Economics Archives - Page 17 of 19 - Emile Woolf writes

Back to square one: Accounting safeguards do not work

The most sombre issue to emerge from the world’s current financial woes is that of trust. Putting it succinctly, who can you trust in markets where it pays to deceive? it was all in conformity with existing EU accounting rules.. Take Greece’s desperation to sell its bonds to reduce the size of the European bailout. […]

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Paying for infrastructure – learning from others

The economics of infrastructure funding is a fascinating subject, particularly when we observe how it varies from one country to another. How to select projects from the dozens that compete for public favour? By what criteria are they deemed worthwhile and prioritized? And, most critically, how are those selected to be financed? On my travels […]

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Hong Kong and China: reconciling the economic incongruities

Having been writing, seemingly forever, on professional matters and wider economic issues, it’s time for a refreshing break – for me at least. I am writing on the high seas, visiting many fascinating places – Guam, Papua New Guinea, the Great Barrier Reef. But the most intriguing are Hong Kong and China. I shall say […]

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Behind the words, public sector waste lies hidden

Whose analyses, explanations or remedies can you trust? One of the most valuable insights to be gleaned from a pukka crisis is how inexpert the experts are. It was Irving Fisher, the great Professor of Economics at Yale University, who declared: “Stock prices have reached what looks like a permanently high plateau.” He said that […]

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Economic and accounting theory provide no answers if they ignore reality

If ever there was a time for questioning, this is it. How did the collapse of credit and its ensuing crisis creep up so suddenly on the most sophisticated, best informed, global financial community in history? What are its lessons? Do all the frantic short-term expedients provide real solutions? Or will they generate their own […]

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Reforming the banking system? End the legalised extortion

“The budget should be balanced, the Treasury refilled, public debt reduced, the arrogance of officialdom tempered and controlled, and assistance to foreign lands curtailed lest Rome become bankrupt. People must again learn to work instead of living on public assistance.” No epitaph on the first decade of the new millennium could be more apt than […]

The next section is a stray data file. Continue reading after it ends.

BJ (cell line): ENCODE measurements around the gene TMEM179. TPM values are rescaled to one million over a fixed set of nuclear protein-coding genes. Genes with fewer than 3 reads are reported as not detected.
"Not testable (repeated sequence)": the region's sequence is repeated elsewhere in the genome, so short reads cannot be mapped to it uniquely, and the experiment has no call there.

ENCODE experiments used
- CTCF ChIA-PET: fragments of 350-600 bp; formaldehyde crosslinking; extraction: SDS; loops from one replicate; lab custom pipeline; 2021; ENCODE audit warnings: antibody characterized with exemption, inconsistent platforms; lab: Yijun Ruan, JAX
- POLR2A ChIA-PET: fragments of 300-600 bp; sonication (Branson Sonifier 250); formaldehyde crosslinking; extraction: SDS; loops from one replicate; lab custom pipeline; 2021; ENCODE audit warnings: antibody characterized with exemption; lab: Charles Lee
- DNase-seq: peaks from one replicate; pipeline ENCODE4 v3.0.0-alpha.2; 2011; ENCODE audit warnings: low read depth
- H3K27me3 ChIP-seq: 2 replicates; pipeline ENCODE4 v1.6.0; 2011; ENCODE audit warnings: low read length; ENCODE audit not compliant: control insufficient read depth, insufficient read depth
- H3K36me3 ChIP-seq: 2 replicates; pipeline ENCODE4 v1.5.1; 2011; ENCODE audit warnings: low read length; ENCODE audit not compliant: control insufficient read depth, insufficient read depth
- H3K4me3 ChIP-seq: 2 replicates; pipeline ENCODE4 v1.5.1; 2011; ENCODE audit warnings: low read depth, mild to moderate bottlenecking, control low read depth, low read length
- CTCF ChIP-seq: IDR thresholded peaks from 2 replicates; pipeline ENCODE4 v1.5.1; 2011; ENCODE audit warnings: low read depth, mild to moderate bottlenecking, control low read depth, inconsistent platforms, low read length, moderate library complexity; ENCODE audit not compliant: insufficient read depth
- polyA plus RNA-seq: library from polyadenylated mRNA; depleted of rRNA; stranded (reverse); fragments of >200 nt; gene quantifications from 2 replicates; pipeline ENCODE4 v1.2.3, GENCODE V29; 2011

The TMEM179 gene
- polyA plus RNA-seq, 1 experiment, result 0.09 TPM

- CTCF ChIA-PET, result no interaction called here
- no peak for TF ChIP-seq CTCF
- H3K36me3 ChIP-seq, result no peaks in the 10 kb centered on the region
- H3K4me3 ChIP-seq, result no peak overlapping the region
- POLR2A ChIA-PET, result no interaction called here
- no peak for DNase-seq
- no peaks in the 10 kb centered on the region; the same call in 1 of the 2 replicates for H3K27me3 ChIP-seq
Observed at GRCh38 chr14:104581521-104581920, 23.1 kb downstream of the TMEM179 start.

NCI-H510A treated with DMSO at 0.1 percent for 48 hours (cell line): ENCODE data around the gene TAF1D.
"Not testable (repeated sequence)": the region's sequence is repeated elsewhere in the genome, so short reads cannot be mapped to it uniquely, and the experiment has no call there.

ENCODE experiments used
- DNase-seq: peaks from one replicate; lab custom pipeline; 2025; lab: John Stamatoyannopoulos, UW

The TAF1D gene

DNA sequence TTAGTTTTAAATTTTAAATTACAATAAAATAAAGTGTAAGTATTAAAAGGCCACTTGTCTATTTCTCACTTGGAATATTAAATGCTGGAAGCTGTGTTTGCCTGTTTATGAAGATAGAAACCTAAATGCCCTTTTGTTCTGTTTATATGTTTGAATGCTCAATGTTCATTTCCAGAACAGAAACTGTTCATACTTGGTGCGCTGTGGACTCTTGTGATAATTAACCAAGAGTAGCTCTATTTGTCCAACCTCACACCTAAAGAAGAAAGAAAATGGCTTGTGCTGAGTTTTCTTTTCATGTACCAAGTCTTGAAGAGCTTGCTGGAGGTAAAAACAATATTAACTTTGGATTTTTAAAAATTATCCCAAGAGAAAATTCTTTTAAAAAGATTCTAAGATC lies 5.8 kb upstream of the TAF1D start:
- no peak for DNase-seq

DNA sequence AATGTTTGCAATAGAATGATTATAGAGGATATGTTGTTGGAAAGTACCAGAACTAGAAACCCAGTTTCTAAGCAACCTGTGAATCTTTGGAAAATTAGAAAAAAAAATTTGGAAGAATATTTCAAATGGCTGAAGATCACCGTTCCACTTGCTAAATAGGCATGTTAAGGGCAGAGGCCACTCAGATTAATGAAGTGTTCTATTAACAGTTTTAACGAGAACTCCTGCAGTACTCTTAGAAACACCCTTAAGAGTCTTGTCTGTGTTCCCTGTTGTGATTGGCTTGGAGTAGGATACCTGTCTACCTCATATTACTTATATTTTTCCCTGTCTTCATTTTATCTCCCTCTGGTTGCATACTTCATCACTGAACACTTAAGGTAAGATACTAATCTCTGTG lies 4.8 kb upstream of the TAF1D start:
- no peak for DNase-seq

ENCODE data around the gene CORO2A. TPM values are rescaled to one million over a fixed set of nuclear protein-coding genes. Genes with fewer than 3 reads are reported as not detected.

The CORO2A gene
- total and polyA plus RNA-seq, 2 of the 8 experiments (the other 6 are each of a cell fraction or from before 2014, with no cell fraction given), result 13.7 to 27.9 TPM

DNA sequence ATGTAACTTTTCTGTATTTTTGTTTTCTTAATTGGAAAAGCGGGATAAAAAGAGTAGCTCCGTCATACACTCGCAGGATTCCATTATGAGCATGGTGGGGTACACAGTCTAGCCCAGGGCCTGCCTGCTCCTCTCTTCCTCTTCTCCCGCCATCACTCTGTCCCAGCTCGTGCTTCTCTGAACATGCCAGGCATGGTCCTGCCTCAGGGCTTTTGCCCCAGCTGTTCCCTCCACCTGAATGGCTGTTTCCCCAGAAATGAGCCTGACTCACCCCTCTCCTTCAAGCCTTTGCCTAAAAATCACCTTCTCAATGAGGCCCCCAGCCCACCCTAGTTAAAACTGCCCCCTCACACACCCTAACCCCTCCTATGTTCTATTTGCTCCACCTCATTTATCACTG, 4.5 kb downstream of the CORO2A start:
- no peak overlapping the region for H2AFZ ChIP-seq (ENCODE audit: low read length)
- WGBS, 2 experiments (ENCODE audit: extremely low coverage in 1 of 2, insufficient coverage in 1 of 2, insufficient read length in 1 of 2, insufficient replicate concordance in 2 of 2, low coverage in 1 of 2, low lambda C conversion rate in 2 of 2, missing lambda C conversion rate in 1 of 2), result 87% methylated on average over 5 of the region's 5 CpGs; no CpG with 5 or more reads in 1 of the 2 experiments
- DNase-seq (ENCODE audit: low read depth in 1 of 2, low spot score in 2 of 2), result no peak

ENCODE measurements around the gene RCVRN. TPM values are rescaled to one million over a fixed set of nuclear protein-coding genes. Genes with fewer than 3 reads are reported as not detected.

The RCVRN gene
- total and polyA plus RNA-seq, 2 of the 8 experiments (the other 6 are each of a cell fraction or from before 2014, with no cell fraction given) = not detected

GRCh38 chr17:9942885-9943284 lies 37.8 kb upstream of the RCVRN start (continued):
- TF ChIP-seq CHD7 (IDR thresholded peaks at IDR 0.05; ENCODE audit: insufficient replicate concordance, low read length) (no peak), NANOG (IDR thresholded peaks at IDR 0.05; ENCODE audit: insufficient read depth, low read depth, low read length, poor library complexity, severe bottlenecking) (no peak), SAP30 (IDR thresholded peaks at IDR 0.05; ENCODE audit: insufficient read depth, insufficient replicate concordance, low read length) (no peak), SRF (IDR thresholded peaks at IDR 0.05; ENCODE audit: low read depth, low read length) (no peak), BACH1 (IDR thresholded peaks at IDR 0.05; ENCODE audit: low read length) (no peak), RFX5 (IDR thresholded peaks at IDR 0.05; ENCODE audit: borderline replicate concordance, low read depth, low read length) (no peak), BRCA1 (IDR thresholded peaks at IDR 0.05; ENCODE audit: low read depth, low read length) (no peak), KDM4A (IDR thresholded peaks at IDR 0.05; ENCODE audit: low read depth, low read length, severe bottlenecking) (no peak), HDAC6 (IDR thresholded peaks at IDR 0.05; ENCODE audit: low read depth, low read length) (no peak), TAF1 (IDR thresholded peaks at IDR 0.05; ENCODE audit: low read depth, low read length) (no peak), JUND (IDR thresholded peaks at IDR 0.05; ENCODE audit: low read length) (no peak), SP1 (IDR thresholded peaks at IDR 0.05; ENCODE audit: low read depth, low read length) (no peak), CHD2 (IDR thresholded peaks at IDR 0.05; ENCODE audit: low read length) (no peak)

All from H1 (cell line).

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Reflating the banking bubble while the real economy lags

How sustainable is the alleged economic recovery? A brighter outlook certainly appears to be in evidence in parts of the City. Construction work on glitzy office buildings has resumed. A stroll through the Royal Exchange takes you past packed wine bars, expensive restaurants and boutiques displaying the most opulent array of branded merchandise – jewellery, […]

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Bring back “substance over form” to overcome this accounting farce

When “true and fair” accounts disclose either favourable results that are factually unsupportable, or a position much worse than warranted due to an “accounting quirk”, with no bearing on actual performance, we are bound to wonder what is going on. Arbitrary losses may arise when a business is forced to separate its foreign exchange credits […]

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Reforming banks’ governance is not possible without real sanctions

The reforms recommended by Sir David Walker for the governance of banks would, if implemented, impose a huge moral responsibility on executive and non-executive banking directors alike. The will to exercise independent judgment without regard to personal advantage – whether money, power or status – is a rare commodity in commercial life, and it cannot […]

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Cutting public sector waste: there is no choice

During several matches leading to the almighty centre-court battle that climaxed this year’s Wimbledon I reflected on how the game has altered over the 50 years I have been watching it. I recall days of serve-and-volley, preceding Borg’s dogged baseline perseverance that exasperated more excitable opponents. I remember the exquisite yet deadly net play of […]

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